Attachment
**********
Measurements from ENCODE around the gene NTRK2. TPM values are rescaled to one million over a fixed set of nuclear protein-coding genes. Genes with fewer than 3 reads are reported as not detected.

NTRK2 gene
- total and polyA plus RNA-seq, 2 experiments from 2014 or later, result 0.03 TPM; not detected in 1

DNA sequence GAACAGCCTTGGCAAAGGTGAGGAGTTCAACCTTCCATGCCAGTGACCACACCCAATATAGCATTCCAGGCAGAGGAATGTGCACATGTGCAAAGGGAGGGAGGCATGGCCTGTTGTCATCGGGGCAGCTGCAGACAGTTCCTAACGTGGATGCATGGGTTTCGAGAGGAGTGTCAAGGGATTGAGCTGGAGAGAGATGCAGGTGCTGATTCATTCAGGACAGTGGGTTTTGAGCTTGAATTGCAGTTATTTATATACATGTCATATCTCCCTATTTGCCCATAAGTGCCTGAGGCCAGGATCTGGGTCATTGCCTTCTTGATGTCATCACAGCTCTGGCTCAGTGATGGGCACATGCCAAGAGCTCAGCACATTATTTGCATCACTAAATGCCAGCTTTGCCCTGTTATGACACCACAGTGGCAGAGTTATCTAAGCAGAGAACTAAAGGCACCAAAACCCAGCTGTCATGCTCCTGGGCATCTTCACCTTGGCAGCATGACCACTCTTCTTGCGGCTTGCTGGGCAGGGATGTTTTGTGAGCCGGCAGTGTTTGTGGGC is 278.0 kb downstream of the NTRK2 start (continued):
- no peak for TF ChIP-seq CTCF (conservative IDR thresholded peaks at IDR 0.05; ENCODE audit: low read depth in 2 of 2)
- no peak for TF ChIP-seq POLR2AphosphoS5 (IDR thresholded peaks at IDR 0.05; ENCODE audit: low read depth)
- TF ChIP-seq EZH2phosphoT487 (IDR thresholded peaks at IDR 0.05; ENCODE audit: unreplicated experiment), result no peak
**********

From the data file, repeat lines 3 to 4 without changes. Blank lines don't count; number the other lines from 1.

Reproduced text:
- total and polyA plus RNA-seq, 2 experiments from 2014 or later, result 0.03 TPM; not detected in 1

DNA sequence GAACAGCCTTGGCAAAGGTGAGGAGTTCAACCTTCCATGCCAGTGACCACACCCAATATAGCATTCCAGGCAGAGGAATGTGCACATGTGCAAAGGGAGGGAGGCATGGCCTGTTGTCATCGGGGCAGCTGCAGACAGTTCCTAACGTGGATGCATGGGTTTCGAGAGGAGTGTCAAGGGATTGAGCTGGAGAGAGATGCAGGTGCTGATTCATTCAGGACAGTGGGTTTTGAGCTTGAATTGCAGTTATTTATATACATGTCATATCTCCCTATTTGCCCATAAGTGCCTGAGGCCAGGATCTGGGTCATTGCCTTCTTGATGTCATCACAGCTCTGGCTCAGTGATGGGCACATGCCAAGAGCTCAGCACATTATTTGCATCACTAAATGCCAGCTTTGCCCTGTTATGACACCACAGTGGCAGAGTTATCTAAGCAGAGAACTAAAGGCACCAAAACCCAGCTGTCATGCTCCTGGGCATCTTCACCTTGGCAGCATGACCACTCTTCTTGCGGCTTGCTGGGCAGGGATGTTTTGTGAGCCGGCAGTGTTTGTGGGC is 278.0 kb downstream of the NTRK2 start (continued):